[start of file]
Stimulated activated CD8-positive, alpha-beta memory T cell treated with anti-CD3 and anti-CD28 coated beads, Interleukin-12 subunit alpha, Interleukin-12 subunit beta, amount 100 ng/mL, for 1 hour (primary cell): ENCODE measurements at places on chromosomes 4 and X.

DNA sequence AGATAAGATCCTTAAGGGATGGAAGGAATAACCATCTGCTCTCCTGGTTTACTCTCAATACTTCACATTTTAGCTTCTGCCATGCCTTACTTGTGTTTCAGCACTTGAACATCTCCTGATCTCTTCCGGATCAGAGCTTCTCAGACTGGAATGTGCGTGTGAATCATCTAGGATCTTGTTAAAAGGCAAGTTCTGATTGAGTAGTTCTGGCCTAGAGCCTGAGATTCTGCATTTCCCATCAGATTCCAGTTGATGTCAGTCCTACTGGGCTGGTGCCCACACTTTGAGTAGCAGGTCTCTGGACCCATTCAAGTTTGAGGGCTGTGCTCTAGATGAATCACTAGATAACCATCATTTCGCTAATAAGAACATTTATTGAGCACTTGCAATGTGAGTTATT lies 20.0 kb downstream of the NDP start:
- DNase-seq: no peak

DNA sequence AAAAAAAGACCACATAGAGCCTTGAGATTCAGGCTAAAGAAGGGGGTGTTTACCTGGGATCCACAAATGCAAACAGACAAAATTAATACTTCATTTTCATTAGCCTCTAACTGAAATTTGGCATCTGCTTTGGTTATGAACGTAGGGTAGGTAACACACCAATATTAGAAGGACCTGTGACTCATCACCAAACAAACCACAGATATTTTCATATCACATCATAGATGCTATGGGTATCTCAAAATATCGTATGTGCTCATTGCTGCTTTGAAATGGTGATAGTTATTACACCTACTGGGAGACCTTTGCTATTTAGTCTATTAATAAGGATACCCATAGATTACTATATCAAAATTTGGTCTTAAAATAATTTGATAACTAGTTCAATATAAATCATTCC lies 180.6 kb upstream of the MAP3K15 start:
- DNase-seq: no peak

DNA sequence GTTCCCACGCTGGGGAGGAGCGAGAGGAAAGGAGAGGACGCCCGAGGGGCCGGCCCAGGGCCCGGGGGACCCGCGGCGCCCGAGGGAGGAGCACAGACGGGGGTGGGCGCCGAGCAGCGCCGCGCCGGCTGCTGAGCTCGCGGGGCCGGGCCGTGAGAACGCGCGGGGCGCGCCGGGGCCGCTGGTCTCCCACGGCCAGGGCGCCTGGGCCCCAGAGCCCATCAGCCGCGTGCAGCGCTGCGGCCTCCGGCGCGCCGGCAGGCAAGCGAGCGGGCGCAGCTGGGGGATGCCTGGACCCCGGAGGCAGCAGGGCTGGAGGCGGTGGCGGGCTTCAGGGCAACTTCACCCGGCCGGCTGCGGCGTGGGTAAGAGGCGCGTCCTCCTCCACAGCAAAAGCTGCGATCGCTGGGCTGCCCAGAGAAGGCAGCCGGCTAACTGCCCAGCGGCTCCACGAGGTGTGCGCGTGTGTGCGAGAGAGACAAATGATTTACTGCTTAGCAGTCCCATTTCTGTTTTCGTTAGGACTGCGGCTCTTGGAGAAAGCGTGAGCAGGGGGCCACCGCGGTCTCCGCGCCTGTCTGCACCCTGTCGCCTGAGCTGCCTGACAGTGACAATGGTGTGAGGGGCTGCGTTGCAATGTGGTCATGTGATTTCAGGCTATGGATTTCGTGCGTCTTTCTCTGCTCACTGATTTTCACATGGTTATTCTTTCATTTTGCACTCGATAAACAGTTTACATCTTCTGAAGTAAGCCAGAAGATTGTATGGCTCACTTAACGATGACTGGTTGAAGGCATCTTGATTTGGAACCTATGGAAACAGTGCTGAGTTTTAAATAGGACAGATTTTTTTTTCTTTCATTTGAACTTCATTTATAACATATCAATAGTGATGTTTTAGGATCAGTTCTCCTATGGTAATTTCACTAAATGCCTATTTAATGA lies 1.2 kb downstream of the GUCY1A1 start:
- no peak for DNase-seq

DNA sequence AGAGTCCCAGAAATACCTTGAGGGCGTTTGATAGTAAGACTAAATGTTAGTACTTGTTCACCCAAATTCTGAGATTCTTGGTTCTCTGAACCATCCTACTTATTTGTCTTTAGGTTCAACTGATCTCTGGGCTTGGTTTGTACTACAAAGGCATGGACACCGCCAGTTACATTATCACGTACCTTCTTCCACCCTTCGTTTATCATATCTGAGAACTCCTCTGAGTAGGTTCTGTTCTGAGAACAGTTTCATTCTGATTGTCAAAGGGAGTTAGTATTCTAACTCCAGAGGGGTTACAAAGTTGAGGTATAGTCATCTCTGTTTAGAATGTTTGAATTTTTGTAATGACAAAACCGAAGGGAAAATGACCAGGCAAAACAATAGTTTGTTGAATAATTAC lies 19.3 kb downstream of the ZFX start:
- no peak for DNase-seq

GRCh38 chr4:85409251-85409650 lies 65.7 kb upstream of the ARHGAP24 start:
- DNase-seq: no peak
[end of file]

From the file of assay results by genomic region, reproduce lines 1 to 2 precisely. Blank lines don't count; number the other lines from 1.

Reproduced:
Stimulated activated CD8-positive, alpha-beta memory T cell treated with anti-CD3 and anti-CD28 coated beads, Interleukin-12 subunit alpha, Interleukin-12 subunit beta, amount 100 ng/mL, for 1 hour (primary cell): ENCODE measurements at places on chromosomes 4 and X.

DNA sequence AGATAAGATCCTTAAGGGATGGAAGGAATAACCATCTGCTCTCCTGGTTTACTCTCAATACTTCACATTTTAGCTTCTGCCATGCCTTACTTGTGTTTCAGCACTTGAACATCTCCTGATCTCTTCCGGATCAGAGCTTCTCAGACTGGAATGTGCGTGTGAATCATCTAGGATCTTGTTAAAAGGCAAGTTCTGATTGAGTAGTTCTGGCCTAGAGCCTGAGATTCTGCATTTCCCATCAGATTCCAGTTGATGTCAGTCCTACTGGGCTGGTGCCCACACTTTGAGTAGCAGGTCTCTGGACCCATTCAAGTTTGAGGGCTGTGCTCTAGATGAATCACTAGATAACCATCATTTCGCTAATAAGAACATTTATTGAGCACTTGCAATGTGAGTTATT lies 20.0 kb downstream of the NDP start: